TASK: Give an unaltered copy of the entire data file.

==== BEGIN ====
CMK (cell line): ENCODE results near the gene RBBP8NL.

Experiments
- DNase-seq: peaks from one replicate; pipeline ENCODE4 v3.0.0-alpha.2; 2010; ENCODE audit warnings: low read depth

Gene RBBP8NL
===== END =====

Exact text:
CMK (cell line): ENCODE results near the gene RBBP8NL.

Experiments
- DNase-seq: peaks from one replicate; pipeline ENCODE4 v3.0.0-alpha.2; 2010; ENCODE audit warnings: low read depth

Gene RBBP8NL